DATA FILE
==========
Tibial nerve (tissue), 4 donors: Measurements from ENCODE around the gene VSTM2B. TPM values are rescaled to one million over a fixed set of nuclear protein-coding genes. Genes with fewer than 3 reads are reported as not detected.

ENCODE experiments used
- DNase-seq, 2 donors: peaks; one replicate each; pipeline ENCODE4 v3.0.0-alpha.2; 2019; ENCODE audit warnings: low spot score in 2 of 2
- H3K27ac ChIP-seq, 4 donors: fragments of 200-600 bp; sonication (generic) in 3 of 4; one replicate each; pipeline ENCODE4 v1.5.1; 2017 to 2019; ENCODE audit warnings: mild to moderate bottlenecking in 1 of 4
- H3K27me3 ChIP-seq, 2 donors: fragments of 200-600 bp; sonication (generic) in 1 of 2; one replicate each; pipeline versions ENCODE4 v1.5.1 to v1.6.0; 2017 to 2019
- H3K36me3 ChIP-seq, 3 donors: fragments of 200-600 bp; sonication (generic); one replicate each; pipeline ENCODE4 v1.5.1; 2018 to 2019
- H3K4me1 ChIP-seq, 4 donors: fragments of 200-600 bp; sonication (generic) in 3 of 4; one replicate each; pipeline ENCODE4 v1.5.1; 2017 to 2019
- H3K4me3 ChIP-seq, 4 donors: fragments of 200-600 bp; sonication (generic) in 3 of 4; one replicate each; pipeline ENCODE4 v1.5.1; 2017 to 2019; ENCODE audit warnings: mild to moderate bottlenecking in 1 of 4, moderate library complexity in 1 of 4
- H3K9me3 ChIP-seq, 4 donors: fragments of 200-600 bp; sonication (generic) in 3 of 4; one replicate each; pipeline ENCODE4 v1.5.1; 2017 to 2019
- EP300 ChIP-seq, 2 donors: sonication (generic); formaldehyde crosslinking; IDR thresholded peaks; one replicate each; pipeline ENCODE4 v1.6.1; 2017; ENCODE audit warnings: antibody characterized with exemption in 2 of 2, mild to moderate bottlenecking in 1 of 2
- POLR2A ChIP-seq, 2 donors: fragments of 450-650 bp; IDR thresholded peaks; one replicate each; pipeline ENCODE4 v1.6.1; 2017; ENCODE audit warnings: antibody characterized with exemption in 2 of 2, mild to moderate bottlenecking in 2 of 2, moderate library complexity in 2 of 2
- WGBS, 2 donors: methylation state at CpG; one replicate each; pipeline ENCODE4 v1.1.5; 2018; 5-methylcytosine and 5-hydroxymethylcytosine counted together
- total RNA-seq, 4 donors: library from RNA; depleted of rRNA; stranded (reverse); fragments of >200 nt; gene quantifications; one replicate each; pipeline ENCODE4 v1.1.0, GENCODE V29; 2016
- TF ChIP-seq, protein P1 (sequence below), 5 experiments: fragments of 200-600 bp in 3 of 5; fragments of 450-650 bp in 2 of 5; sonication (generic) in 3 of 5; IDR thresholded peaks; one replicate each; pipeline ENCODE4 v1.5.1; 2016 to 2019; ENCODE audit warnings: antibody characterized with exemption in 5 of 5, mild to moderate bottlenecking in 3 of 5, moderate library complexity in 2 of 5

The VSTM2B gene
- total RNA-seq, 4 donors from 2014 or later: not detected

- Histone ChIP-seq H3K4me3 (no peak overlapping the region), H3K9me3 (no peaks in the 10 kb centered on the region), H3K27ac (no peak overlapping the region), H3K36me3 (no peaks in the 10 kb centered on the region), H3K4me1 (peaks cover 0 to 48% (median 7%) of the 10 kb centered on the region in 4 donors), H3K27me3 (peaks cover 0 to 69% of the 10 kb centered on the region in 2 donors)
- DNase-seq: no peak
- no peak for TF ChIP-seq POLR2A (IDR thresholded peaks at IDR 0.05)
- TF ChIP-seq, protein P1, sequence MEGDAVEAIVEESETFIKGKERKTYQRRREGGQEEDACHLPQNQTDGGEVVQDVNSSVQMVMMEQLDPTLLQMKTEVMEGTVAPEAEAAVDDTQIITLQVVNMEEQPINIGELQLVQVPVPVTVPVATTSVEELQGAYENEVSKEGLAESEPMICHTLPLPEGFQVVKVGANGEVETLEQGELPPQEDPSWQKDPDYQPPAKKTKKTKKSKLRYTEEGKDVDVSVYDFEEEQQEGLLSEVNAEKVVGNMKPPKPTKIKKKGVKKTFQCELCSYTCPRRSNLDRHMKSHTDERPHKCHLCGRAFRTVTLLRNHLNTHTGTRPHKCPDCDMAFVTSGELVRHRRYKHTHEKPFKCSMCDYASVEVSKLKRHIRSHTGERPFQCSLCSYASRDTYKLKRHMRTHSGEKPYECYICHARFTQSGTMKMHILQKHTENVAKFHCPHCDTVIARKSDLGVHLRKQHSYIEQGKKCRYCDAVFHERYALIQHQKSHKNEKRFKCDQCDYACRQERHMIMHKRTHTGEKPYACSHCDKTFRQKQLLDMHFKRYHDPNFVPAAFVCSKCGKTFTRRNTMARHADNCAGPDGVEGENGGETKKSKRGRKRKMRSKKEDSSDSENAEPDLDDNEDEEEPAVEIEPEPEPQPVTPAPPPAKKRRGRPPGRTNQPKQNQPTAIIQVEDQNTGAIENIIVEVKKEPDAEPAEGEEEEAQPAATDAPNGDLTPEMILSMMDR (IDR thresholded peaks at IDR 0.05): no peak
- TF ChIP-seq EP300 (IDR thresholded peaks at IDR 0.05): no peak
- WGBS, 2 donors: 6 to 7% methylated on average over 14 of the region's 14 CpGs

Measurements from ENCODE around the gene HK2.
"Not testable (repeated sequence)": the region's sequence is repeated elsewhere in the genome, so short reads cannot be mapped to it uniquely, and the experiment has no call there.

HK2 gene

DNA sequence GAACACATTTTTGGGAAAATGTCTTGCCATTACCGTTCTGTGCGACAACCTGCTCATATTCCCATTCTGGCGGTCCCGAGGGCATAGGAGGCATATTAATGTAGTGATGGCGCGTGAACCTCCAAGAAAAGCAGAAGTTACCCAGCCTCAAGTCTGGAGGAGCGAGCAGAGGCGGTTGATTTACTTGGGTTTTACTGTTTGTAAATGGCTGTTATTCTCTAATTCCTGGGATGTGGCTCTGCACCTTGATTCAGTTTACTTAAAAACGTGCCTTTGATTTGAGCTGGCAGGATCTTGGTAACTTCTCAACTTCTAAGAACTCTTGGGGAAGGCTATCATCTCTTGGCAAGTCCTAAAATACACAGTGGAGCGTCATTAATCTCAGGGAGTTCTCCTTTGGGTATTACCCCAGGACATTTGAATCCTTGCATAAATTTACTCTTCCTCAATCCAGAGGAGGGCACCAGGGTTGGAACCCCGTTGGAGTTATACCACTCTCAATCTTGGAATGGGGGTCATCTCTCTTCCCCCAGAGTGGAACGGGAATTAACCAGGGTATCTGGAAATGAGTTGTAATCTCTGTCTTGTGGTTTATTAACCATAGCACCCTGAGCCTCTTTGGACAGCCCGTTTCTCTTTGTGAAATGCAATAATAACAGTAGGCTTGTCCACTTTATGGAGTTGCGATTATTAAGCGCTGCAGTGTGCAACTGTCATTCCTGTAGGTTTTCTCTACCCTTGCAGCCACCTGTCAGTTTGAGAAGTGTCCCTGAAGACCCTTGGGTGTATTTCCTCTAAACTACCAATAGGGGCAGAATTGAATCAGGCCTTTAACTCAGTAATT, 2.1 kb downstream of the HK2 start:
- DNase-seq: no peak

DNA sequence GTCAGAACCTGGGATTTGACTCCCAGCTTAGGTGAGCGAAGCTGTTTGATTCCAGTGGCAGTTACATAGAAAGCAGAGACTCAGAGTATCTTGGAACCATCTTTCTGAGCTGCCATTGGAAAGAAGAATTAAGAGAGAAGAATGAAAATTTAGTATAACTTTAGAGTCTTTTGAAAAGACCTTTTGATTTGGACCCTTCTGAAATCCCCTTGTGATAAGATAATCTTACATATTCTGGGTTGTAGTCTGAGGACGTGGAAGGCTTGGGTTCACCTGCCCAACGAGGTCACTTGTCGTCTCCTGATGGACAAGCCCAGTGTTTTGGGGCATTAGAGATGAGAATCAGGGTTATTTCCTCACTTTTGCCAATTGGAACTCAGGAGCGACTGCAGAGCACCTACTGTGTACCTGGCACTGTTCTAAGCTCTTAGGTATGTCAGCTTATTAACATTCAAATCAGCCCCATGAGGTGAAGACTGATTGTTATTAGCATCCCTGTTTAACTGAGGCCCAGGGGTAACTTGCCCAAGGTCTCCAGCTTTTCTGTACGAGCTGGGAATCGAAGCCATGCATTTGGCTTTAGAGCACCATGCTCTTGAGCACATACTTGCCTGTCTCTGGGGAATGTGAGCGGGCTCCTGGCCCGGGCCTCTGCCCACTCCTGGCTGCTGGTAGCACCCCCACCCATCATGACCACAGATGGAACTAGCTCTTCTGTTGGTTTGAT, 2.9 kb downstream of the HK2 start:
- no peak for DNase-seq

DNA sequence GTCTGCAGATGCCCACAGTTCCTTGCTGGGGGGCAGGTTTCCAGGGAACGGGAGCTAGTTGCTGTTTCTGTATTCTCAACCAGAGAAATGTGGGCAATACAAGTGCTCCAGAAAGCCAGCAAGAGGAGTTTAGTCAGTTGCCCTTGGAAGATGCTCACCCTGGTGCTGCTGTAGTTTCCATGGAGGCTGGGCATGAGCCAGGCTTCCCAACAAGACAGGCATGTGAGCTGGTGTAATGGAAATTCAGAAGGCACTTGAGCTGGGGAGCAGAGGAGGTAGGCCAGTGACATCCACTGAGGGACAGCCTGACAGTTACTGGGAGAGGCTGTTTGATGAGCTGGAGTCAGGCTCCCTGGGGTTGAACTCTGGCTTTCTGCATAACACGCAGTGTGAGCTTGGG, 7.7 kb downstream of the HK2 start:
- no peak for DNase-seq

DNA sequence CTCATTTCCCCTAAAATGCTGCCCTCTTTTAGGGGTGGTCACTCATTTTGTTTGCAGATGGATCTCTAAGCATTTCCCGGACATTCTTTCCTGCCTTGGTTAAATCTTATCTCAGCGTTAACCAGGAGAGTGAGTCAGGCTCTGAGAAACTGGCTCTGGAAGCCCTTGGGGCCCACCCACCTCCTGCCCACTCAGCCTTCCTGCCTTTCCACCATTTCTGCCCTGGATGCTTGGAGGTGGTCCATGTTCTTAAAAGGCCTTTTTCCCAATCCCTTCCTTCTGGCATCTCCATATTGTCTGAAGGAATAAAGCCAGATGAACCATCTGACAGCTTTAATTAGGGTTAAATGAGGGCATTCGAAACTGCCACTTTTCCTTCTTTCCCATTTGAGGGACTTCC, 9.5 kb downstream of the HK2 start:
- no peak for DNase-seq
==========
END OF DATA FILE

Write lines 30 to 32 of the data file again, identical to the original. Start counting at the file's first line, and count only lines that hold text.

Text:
DNA sequence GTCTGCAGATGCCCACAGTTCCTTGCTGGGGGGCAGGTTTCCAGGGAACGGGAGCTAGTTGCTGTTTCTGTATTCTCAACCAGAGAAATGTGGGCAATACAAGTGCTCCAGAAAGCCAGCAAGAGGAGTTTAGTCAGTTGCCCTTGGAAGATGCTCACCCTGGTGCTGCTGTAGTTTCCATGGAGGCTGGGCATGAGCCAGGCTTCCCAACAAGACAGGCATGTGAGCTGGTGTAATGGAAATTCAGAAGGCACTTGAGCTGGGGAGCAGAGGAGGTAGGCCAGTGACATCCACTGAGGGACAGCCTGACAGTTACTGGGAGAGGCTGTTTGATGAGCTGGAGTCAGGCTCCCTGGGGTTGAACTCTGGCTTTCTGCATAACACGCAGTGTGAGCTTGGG, 7.7 kb downstream of the HK2 start:
- no peak for DNase-seq

DNA sequence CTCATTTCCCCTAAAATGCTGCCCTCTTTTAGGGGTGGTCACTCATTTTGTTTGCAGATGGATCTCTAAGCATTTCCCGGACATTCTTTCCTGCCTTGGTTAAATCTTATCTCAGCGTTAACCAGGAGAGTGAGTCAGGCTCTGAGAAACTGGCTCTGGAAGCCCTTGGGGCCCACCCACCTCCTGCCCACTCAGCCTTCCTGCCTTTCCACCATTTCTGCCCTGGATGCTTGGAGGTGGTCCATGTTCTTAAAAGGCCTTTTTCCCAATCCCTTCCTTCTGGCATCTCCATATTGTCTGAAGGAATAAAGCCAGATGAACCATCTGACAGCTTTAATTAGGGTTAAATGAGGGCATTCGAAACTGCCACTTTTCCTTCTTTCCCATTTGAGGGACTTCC, 9.5 kb downstream of the HK2 start: